Revolution-ary! Entertaining powerful politicised one-woman tribute to the great musician, composer and civil rights activist Nina Simone delivered by the Olivier award nominated Josette Bushell-Mingo OBE.
Josette combines song, dance and story supported only by her band, three phenomenal musicians, standing on a bare stage with a backdrop that serves as a screen playing out scenes of Nina, the 60’s and Josette. The play has rage and adulation and fear that change is not here. Opening with the song Revolution, as the audience enjoys her powerful voice the music is cut dead and the story begins, Josette describes the story of the revolution “like a car stuck in the mud where the wheels kept turning”.
The “revolution” takes us through the political 60’s, then abruptly back to the present day with accounts of the USA police shootings, stamping her feet slowly, 16 times to mark the number of bullets used to kill 17 year old Laquan McDonald in 2014. She recounts her first encounter with Nina in a time where seeing another black face on television created an instant connection: a young Josette felt Nina was singing just for her, in time where blackface was allowed.
Using songs and accounts from her life and Nina’s life that connects them and drives story, the 1969 song Revolution by the American jazz musician Nina Simone and Weldon Irvine evokes questions: The word revolution evokes questions and she throws this question to the audience. “How the f___,did we come to a time where we have to say Black Lives Matter?”. Josette wants to know where did the revolution go that Nina started with her songs in the 60’s. It’s more than just evolution/Well you know you got to clean your brain /The only way that we can stand in fact/ Is when you get your foot off our back.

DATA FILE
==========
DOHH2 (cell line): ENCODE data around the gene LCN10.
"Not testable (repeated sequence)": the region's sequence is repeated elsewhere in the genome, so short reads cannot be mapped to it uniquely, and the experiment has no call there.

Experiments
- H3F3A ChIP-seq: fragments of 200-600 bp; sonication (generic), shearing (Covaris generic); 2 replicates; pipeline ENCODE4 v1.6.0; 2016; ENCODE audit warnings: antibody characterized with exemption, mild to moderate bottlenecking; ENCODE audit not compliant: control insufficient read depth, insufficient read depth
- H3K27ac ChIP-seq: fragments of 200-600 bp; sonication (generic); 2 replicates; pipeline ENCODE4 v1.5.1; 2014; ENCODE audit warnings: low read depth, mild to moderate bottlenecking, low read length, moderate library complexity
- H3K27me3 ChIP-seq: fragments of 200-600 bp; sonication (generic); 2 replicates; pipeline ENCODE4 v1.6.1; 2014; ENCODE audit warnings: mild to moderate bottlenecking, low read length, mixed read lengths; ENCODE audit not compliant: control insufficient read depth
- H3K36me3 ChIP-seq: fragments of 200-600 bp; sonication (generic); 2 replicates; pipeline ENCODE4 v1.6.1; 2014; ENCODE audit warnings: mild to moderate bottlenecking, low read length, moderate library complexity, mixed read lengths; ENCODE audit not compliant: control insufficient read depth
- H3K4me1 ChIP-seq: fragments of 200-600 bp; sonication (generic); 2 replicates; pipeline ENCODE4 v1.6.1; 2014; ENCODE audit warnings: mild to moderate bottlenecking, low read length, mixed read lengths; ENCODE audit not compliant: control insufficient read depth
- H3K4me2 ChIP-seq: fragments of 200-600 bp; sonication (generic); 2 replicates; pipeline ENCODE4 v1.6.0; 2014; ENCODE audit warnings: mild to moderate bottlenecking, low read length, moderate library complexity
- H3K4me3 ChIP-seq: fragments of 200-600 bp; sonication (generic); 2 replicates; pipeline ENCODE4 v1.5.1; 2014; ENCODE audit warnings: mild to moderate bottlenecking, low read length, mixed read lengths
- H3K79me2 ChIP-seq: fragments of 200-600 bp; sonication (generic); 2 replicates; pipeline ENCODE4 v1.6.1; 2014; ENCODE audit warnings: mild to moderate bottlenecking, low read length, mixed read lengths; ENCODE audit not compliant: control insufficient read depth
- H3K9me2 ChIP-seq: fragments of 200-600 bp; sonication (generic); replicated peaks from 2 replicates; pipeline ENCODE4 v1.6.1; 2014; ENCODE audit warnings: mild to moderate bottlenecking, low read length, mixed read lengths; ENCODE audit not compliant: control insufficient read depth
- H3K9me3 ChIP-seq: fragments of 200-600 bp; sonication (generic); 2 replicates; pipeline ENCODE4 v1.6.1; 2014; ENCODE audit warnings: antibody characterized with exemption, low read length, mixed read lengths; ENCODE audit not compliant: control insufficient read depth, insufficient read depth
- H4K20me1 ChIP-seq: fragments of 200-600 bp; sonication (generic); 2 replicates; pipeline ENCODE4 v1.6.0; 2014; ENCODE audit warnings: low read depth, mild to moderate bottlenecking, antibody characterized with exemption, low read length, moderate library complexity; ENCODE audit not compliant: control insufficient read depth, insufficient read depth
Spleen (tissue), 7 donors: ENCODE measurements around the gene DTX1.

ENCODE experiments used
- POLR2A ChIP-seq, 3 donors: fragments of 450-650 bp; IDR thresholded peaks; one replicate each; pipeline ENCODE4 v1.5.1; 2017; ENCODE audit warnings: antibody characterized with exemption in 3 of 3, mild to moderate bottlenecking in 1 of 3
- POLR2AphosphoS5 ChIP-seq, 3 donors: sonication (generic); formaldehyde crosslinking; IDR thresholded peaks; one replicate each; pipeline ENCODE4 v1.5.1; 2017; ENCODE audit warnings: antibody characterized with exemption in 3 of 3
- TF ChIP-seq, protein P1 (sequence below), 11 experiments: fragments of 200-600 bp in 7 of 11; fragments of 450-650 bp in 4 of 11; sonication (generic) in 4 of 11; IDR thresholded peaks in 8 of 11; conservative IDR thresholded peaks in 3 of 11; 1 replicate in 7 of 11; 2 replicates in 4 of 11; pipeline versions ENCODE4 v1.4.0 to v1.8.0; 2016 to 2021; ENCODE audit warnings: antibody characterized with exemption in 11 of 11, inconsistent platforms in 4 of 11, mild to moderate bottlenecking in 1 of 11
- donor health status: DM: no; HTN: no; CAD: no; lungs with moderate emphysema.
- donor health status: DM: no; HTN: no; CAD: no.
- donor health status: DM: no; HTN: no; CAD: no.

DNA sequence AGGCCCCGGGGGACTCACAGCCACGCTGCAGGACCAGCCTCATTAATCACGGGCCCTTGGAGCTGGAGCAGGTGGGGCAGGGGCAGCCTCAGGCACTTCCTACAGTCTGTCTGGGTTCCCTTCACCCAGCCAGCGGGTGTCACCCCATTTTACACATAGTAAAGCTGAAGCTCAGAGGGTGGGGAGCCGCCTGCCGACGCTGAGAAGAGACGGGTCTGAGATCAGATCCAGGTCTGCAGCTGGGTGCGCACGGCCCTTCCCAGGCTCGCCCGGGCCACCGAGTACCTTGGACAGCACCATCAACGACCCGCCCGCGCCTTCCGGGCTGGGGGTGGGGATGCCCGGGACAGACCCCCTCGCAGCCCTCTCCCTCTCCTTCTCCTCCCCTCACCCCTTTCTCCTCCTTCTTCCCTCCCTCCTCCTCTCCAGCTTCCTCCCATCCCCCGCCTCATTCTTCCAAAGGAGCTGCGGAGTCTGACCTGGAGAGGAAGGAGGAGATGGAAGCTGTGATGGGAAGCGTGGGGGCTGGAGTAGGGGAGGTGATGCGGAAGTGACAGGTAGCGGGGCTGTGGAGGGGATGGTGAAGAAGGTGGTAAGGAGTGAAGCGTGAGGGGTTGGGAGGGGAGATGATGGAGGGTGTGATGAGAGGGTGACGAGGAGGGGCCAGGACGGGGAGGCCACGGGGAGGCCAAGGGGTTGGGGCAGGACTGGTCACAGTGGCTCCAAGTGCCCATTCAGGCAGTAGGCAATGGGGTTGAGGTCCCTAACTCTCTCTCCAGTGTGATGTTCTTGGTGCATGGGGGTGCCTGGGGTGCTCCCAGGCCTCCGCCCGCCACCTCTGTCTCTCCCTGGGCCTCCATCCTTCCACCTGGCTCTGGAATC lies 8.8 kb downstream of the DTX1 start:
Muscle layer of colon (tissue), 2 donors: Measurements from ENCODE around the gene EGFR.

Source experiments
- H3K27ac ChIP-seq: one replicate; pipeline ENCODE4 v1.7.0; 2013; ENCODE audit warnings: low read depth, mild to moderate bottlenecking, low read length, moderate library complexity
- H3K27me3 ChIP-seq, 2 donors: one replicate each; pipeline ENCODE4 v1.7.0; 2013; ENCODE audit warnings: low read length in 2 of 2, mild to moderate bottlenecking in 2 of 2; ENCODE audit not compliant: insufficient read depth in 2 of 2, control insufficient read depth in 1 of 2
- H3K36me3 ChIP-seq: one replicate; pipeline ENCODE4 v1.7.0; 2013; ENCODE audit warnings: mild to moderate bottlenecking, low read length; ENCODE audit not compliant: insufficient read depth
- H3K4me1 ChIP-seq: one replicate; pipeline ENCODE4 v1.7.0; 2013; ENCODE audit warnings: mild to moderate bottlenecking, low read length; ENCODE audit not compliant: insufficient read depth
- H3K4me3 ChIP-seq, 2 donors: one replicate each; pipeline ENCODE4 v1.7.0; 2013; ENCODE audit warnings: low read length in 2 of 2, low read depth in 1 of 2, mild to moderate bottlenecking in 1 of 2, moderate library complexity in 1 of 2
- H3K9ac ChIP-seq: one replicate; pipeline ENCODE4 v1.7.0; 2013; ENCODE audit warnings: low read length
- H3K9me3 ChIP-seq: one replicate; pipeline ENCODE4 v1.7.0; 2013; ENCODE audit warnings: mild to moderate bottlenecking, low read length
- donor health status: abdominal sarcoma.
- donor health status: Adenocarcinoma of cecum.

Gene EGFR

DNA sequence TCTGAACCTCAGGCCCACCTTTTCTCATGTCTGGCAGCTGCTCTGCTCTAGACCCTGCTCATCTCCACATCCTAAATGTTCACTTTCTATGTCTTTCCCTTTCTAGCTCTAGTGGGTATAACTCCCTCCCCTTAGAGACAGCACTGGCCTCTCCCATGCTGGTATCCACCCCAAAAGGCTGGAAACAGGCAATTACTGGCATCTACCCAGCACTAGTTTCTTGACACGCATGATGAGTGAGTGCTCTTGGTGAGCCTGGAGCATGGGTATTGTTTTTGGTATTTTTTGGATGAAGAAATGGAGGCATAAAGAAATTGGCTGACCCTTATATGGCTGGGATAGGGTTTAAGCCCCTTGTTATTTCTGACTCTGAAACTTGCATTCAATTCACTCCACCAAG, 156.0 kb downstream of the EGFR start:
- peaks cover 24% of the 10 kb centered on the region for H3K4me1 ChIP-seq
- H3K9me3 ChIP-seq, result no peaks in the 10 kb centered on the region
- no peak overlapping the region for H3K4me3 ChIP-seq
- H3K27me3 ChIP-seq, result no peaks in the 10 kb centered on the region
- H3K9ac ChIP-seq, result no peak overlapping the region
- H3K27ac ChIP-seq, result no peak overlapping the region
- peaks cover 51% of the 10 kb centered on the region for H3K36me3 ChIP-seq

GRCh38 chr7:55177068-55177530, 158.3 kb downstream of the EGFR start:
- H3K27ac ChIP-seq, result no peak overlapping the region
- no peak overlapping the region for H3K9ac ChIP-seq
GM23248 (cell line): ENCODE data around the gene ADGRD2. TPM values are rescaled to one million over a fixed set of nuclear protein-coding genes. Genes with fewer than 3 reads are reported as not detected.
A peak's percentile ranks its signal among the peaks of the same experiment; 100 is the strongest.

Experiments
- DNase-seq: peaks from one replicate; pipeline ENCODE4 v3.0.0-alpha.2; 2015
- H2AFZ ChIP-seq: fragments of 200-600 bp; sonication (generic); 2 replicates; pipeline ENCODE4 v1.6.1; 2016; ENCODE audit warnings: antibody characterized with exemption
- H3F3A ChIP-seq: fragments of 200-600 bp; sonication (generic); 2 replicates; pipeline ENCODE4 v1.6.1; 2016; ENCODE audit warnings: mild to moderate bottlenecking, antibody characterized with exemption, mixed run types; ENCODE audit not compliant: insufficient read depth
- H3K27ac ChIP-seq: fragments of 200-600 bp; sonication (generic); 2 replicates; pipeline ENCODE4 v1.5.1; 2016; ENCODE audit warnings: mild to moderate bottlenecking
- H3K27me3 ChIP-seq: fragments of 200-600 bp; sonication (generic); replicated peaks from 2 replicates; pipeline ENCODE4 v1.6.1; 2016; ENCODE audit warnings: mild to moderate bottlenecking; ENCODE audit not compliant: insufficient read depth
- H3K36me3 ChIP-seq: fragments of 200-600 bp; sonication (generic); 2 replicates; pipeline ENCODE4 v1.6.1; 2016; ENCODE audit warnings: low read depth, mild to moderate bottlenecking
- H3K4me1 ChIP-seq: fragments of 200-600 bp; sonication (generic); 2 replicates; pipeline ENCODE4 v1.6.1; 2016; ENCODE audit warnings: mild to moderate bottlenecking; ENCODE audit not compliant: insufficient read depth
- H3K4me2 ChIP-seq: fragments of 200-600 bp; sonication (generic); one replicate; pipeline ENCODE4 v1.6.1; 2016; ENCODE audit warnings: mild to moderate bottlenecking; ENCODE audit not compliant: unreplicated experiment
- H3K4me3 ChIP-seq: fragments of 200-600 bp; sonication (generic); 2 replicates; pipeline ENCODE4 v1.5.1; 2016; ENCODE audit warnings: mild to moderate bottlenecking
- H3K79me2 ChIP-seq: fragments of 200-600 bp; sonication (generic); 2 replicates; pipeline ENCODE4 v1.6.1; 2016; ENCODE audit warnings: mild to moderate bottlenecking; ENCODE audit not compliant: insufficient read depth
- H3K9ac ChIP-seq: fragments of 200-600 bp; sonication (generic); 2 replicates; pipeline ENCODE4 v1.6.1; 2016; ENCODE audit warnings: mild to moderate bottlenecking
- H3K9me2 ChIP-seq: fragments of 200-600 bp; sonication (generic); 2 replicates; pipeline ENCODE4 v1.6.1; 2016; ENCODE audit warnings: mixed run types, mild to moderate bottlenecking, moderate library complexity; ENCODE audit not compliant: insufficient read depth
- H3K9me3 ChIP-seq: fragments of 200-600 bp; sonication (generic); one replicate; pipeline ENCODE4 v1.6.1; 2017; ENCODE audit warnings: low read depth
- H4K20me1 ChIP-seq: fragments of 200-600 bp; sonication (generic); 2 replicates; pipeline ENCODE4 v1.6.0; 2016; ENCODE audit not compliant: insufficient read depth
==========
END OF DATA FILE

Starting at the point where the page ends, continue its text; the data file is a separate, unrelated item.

There are moments when Nina and Josette become uniform singing songs like Feeling Good, she says “I’m her understudy”. Donning the Afro wig symbolic of the 60’s and Nina, Josette brings it. It is a big show that addresses big issues which Josette is not afraid to address.
The concept of revolution is “turn around” each unique to time and place not following a single plan or model. Which is the “style” of the show she throws in America’s race wars, the four little girls in Alabama in 1963 which inspired Simone’s Mississippi Goddam. A song that Nina claimed caused the music industry to reprimand her by boycotting her records and many saw as a call to arms. Although a fan and friend of Martin Luther King Simone did not “adopt” his peaceful approach.
Can the revolution that Nina Simone started and that Josette is searching for be standing right there in plain sight, on that stage: a black woman with a sell-out one woman show not afraid to address a mostly white audience about “issues” that we rather not talk about.
If you are wondering if all the singing is there to soften the blow, if you are, then maybe you just did not get it or the enormity of the message.
About Nina Simone: Born in 1933, she is best known for her talents as a Singer/Songwriter covering genres from Blues and Jazz, to Gospel and Pop. She is also known for her work as a Civil Rights Activist. Nina who died in 2003 wanted to become the first black classical pianist but instead gained fame as a singer of the blues. Released in 1967 Bashlash Blues was just one of Nina civil right songs penned by her friend Langston Hughes.
When: 22 Jul 2017 – 29 Jul 2017 Performances: Monday – Saturday: 7.45pm
Tickets: £20, £25 Venue The Maria https://www.youngvic.org/whats-on/nina